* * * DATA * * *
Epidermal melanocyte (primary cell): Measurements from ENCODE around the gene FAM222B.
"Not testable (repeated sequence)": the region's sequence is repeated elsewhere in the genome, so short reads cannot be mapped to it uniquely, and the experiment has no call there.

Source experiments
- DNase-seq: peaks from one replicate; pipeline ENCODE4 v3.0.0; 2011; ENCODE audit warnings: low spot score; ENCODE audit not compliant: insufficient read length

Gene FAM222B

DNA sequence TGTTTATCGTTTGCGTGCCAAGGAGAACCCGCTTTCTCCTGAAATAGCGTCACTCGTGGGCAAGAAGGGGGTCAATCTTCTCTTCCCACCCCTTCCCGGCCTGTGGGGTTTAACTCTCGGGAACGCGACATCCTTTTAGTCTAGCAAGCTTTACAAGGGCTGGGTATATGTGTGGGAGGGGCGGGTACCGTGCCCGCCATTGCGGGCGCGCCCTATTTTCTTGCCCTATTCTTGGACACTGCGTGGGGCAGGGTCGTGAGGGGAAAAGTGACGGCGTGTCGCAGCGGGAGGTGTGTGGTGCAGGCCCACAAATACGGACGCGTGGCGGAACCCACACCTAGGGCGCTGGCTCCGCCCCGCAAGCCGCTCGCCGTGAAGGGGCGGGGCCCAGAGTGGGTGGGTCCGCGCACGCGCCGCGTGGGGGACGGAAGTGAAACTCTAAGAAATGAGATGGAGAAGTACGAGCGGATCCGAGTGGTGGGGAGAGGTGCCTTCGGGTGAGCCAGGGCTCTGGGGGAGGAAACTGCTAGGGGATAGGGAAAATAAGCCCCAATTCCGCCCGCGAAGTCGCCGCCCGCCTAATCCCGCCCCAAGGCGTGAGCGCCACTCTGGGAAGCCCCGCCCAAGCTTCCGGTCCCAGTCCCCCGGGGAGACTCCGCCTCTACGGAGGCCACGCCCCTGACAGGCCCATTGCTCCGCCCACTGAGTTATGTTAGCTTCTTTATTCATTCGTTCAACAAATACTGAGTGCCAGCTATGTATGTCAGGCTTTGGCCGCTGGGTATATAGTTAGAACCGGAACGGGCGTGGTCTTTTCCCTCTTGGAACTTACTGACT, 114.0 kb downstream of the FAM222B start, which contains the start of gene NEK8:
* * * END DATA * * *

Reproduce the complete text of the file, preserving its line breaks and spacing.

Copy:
Epidermal melanocyte (primary cell): Measurements from ENCODE around the gene FAM222B.
"Not testable (repeated sequence)": the region's sequence is repeated elsewhere in the genome, so short reads cannot be mapped to it uniquely, and the experiment has no call there.

Source experiments
- DNase-seq: peaks from one replicate; pipeline ENCODE4 v3.0.0; 2011; ENCODE audit warnings: low spot score; ENCODE audit not compliant: insufficient read length

Gene FAM222B

DNA sequence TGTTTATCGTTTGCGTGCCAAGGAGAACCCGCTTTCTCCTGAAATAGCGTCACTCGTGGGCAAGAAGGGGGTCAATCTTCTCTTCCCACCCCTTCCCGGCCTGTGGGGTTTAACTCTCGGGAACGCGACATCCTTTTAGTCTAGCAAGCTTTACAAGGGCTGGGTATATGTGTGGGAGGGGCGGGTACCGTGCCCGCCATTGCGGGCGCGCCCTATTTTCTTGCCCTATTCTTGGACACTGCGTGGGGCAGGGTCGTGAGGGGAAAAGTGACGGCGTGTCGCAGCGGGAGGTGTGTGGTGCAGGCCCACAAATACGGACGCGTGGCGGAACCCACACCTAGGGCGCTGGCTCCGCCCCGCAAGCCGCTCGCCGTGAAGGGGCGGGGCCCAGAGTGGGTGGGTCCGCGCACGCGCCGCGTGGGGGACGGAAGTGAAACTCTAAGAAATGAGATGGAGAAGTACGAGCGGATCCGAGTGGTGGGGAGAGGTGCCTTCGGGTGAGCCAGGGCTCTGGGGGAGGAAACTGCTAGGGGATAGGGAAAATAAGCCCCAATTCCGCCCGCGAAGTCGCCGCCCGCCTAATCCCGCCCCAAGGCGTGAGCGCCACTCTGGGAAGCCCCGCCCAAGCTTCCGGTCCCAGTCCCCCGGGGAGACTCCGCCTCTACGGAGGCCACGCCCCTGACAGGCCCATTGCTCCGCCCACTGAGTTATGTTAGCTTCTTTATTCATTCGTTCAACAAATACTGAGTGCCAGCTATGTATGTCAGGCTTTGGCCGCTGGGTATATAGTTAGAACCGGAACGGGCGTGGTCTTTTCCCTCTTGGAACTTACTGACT, 114.0 kb downstream of the FAM222B start, which contains the start of gene NEK8: